Scottish National Dictionary (1700–)
MOWS, n. Also mowse, mowes; mous(e), mouze; ¶mawse. [mʌuz]
1. A joke, a jest, a laughing matter (ne.Sc. 1963). Used adv. in 1768 quot.
Sc. 1721 J. Kelly Proverbs 254:
Mows may come to earnest. Abd. 1768 A. Ross Helenore (S.T.S.) 16:
Nae billie like him sell a' round about. That mows or earnest durst gee him a clout. Bnff. 1787 W. Taylor Poems 63:
I'm come to wooe your Dochter Tib To lie alane is far frae mows. Abd. 1809 J. Skinner Amusements 80:
And gin ye had her a' your ain Ye mightna find it mows to guide her. Bnff. 1847 A. Cumming Tales 45:
She wasna mows. Ags. 1891 Barrie Little Minister viii.:
It's hardly mous to think how uncanny they are. Abd. 1931 Abd. Press & Jnl. (18 Feb.):
Wid it be mowse, think ye, to gang in aboot wi' yon gurly tyke aff the chine?
Phrs.: (1) in mows, in jest, joking; (2) nae mows, no joke, no laughing matter; hence as adj. phr., serious, dangerous, uncanny (ne.Sc., Ags. 1963).
(1) Sc. 1720 A. Pennecuik Helicon 79:
Sae tell me, are ye in mows or earnest? Sc. 1737 Ramsay Proverbs (1776) 10:
Affront your friend in mows, and tine him in earnest. (2) Abd. c.1700 J. Maidment Sc. Ballads (1859) 20:
Wae Aberdeen fat did ye mean, Sae young a lass to woo man; I'm seer to her it is nae mows. Sc. 1725 Ramsay Gentle Shep. i. ii.:
Troth, 'tis nae Mows to be a marry'd Wife. Abd. 1754 R. Forbes Journal 25:
Ye may laugh at me fan ye read this, bat I wat it was na' mows. Ayr. 1790 J. Fisher Poems 63:
To die an be laid i' the till, Indeed's nae mows. Ags. 1841 in J. Paul Up Glenesk (1894) 71:
Should ye refuse, 'twould be nae mowse, 'Twould stain your name. Kcd. 1900 W. MacGillivray Glengoyne I. 171:
Pyets are nae canny beasts, and it's nae mouze middlin' ether wi' them or their nests. Rs. 1949 (Avoch) Gsw. Herald (7 Feb.):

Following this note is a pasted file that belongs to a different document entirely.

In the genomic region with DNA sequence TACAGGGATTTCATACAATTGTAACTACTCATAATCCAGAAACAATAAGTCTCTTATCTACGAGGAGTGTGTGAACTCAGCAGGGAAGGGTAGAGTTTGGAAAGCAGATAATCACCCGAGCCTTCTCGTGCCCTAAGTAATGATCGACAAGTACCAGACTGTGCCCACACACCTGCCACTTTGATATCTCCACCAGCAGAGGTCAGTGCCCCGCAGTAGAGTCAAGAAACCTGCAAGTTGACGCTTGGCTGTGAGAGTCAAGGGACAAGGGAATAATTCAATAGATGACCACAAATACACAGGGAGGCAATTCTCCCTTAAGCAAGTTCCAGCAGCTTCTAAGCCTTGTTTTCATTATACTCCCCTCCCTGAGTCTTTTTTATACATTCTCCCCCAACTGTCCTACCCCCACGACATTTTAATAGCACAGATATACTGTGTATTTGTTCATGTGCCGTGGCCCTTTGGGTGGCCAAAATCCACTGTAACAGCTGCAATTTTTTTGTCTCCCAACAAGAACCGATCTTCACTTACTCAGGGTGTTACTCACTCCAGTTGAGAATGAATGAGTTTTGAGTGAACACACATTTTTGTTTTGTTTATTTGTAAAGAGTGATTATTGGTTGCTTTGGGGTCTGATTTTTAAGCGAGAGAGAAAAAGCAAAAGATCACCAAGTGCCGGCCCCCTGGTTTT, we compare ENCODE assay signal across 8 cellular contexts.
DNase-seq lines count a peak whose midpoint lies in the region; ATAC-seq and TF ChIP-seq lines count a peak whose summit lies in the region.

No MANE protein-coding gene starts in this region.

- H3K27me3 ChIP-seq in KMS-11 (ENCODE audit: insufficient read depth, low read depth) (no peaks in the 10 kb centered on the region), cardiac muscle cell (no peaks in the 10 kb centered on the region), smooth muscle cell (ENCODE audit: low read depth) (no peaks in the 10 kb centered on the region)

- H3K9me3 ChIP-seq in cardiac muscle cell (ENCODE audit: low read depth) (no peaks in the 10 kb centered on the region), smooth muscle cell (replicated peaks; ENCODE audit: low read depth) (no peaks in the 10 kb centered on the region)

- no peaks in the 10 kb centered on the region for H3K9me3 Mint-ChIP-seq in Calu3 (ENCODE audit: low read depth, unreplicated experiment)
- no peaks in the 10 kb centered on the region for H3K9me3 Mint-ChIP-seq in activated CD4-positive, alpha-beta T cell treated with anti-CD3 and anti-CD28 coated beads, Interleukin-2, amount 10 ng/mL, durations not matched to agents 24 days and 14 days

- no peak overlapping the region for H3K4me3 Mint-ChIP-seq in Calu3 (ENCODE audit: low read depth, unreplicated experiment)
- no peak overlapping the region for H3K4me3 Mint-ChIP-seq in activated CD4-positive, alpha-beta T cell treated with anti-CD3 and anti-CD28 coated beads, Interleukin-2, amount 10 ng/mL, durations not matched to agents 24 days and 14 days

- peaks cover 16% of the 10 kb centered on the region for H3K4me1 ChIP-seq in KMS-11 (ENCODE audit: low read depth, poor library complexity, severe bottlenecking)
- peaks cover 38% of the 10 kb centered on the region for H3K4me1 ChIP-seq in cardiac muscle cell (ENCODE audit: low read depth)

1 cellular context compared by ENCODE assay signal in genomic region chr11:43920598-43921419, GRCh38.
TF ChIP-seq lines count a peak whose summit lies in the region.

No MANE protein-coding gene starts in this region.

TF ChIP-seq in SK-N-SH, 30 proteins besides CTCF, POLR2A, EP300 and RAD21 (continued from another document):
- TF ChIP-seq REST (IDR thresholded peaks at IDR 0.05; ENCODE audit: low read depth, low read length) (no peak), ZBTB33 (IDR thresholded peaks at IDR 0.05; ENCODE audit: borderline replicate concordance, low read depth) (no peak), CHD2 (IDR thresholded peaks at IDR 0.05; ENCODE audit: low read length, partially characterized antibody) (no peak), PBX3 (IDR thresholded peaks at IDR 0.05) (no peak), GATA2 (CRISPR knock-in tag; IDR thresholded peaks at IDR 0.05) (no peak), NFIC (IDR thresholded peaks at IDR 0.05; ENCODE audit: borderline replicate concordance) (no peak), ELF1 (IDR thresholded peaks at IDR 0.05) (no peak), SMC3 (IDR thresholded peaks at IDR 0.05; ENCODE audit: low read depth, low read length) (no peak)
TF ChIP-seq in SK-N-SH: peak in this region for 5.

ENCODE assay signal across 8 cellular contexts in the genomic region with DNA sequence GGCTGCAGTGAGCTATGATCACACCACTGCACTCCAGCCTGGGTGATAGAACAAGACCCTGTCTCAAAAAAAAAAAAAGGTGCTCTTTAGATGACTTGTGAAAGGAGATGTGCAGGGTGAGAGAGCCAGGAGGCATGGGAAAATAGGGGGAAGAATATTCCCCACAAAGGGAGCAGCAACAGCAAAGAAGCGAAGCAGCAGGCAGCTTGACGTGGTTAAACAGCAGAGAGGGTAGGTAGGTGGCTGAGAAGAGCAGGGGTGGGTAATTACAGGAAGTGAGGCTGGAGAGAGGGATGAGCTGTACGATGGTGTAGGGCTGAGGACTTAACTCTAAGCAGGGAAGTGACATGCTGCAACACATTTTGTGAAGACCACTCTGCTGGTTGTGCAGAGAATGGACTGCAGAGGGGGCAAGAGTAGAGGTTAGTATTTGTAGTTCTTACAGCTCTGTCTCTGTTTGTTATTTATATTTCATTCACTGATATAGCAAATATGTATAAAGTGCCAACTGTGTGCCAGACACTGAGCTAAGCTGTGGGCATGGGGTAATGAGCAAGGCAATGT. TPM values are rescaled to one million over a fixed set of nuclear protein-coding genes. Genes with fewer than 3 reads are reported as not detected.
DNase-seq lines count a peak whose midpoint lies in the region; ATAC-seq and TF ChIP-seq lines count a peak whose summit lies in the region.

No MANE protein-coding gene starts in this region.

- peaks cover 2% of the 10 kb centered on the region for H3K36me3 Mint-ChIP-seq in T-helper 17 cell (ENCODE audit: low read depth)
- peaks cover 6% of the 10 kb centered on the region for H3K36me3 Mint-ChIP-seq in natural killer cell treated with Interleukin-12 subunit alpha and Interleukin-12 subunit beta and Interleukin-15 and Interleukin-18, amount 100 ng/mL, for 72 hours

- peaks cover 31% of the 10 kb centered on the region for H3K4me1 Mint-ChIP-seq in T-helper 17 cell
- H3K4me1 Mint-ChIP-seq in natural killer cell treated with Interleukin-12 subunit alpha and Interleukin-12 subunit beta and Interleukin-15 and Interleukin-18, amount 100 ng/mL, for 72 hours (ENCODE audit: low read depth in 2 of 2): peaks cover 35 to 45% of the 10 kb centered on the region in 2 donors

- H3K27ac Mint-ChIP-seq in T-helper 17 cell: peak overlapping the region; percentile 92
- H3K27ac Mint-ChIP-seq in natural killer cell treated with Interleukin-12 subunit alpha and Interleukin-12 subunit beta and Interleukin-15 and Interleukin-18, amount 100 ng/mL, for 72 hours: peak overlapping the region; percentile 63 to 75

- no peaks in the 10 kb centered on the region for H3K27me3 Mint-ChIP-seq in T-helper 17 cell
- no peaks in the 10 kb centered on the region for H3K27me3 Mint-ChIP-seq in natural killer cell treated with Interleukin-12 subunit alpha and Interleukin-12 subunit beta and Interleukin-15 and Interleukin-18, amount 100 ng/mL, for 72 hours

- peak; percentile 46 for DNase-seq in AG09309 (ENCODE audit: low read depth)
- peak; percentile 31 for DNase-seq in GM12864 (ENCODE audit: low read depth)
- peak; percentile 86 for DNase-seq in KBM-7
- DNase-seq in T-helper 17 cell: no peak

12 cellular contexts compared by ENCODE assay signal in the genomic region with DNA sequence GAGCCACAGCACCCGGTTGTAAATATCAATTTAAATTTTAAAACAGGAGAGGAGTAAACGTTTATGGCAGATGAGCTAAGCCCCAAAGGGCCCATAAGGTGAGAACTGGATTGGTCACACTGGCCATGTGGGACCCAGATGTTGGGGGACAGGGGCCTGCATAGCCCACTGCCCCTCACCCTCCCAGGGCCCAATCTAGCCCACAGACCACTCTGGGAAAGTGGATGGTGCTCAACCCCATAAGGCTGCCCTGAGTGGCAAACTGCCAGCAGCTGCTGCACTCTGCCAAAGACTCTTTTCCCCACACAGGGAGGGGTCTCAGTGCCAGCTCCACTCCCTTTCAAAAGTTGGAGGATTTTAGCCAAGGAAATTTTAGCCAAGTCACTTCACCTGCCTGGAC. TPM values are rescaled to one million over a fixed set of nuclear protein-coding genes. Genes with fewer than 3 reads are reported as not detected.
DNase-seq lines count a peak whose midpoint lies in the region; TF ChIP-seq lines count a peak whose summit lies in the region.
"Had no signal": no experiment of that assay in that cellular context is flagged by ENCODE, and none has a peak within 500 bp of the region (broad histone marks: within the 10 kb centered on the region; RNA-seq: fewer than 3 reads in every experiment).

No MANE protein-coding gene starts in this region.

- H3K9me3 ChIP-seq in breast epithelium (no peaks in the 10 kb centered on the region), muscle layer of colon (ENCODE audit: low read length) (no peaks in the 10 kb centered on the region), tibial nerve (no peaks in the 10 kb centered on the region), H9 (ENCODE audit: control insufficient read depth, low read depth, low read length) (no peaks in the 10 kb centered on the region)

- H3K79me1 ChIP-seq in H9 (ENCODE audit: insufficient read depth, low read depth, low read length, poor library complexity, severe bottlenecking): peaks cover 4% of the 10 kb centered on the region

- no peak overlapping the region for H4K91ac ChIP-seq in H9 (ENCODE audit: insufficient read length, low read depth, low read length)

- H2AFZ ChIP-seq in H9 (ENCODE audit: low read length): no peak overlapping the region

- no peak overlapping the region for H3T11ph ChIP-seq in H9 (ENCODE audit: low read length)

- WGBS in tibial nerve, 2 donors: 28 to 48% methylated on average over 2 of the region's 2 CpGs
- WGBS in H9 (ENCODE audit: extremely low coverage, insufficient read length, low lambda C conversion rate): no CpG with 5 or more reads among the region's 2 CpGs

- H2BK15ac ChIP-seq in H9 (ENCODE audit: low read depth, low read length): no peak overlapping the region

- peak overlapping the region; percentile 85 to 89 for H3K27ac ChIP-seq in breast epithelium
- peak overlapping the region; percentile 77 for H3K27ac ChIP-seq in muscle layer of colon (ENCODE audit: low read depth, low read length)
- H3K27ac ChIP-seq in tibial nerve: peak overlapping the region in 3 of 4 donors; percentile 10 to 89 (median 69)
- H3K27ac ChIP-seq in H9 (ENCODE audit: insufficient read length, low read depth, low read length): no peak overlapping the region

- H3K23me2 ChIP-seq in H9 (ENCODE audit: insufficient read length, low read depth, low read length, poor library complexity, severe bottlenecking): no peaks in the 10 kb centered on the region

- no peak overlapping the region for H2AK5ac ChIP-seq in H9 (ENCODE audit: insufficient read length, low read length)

He has “skaff” (mashed potatoes) for his dinner, and if it is bad it is no mous. Abd. 1957 Bon-Accord (24 Jan.) 8:
Weemin are nae mowse.
¶2. An extraordinary feat, a masterpiece.
Ags. 1833 J. S. Sands Poet. Effusions 84:
“My faith,” said James, “this, weel I wot, Is no far frae a mows o' a shot.”
3. From the usages illustrated under 1., the word came to be employed attrib. and construed as an adj. = safe, harmless, prudent, circumspect, respectable (ne.Sc. 1963).
Bnff. 1866 Gregor D. Bnff. 115:
That's nae a mowse ploy it the bairns are at. Abd. 1871 R. Matheson Poems 45:
‘Twas nae a mows disease we took. Abd. 1897 N. Roy Horseman's Word x.:
Wi' this curdooin' that's a' the fashion noo we'll hae to be mawse gaun about the toun. Ags. 1932 Barrie Farewell Miss J. Logan ii.:
The glen folk were too mouse to call the hunted ones Jacobites. Abd. 1955 W. P. Milne Eppie Elrick ii.:
Dinna be fleyt at Mains. He's maybe mowser nur'e lyooks.
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"Mows n.". Dictionary of the Scots Language. 2004. Scottish Language Dictionaries Ltd. Accessed 23 May 2018 <http://www.dsl.ac.uk/entry/snd/mows>
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